Prospect Lefferts Gardens is a residential neighborhood in Flatbush in the New York City borough of Brooklyn. The area is bounded by Empire Boulevard (formerly Malbone Street) to the north, Clarkson Avenue to the south, New York Avenue to the east, and Ocean Avenue/Prospect Park to the west. Prospect Lefferts Gardens is part of Brooklyn Community Board 9 and is serviced by the NYPD 71st Precinct.
The area was originally settled by a Dutch family in 1660. In 1893 the Lefferts estate was divided by James Lefferts into 600 building lots, now known as Lefferts Manor, and sold to developers. Lefferts observed construction from the Lefferts homestead, then located on Flatbush Avenue between Maple and Midwood Streets (now a historic museum located in Prospect Park). In order to ensure that the neighborhood would contain homes of a substantial nature, Lefferts attached land-use deed restrictions, dictating that each lot contain a single family residence built of brick or stone at least two stories in height, among other restrictions. The land-use covenant still exists in Lefferts Manor. Houses in Lefferts Manor were mostly constructed during the late 19th Century, the last of which were constructed in the late 1950s.
Lefferts Manor and parts of Lefferts Avenue and Sterling Street, not in the single-family covenant, were granted landmark status by the New York City Landmarks Preservation Commission on October 9, 1979. The Lefferts Manor Historic District was listed on the National Register of Historic Places in 1992. In 2009 the neighborhood gained a second landmark district when the NYC Landmarks Preservation Commission designated the Ocean on the Park Historic District. As a small, early 20th century enclave that is set-back from the street, this historic district consists of only 2 brick and 10 limestone townhouses. Yet it stands in striking architectural contrast to the long line of large and stately apartment buildings which otherwise dominate Ocean Avenue at the southeastern border of Prospect Park.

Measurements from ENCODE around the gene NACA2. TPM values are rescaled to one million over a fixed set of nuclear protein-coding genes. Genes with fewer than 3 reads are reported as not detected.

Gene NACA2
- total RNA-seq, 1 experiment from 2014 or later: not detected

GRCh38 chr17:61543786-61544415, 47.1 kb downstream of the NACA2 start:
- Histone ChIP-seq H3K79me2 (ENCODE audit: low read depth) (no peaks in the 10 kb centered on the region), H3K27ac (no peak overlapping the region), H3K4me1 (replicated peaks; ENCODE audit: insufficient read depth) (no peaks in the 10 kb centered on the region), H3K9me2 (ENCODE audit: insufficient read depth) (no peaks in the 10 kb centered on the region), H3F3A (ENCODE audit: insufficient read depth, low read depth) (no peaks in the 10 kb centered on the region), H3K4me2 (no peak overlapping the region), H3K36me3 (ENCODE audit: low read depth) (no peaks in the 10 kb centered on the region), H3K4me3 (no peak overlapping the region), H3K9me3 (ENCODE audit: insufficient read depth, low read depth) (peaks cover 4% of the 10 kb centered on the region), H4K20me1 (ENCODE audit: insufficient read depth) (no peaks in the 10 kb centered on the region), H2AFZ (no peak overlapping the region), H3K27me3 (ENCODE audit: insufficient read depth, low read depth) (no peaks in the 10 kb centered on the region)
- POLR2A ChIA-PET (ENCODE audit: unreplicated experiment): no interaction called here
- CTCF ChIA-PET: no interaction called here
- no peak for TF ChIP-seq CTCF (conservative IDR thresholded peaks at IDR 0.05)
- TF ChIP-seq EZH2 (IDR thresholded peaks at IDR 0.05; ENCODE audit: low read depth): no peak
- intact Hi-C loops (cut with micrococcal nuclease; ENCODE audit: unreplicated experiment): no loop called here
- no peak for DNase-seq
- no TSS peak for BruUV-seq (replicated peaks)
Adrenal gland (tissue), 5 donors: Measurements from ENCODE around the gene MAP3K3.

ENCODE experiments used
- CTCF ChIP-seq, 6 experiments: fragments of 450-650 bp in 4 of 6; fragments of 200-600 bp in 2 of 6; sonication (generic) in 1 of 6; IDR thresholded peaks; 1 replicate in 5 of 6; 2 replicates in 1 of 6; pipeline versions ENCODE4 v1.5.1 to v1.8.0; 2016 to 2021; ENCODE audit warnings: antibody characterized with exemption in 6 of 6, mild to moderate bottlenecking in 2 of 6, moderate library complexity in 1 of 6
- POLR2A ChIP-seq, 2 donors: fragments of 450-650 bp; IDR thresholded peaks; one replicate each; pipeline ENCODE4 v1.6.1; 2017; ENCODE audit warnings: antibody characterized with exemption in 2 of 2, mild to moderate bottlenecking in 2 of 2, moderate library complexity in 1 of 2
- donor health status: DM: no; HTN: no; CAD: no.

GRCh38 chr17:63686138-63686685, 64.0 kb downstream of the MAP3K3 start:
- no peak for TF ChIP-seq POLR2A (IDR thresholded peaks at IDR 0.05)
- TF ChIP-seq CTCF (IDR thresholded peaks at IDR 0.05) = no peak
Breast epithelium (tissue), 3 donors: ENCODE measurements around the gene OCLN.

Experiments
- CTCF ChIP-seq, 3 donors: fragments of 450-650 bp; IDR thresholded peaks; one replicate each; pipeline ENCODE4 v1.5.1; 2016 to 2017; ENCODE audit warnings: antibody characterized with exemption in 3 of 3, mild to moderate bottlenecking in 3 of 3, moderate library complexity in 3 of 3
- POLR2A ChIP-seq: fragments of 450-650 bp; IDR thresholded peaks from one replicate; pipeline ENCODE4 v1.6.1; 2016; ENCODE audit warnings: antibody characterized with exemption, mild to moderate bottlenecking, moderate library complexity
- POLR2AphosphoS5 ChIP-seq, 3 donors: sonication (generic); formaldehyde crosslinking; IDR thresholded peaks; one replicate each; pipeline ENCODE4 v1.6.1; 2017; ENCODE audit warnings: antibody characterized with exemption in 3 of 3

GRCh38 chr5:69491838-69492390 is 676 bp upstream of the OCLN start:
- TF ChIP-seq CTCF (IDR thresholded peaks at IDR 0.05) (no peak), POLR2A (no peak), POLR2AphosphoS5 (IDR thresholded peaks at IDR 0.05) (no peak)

Concurrent with the development of Lefferts Manor was the growth of the surrounding area, now known collectively as Prospect Lefferts Gardens. Many one and two family homes were constructed in the early 20th Century. Presently, other areas of Prospect Lefferts Gardens contain a mixture of single-family and multi-family homes as well as larger apartment houses.
The neighborhood contains an ethnically diverse community with a largely Caribbean population. However, in recent years, Prospect Lefferts Gardens has become one of Brooklyn's most gentrified neighborhoods. Residents from parts of Manhattan have been moving in, and residents from Park Slope as well. Due to this, many new shops have opened, new schools, and of course, more housing.
The Prospect Lefferts Gardens neighborhood is serviced by the Franklin Avenue Shuttle and the Q and B trains (BMT Brighton Line) at the Prospect Park station and the Q and B trains at the Parkside Avenue stop, as well as the Sterling Street and Winthrop Street stops on the IRT Nostrand Avenue Line (2 and 5 trains).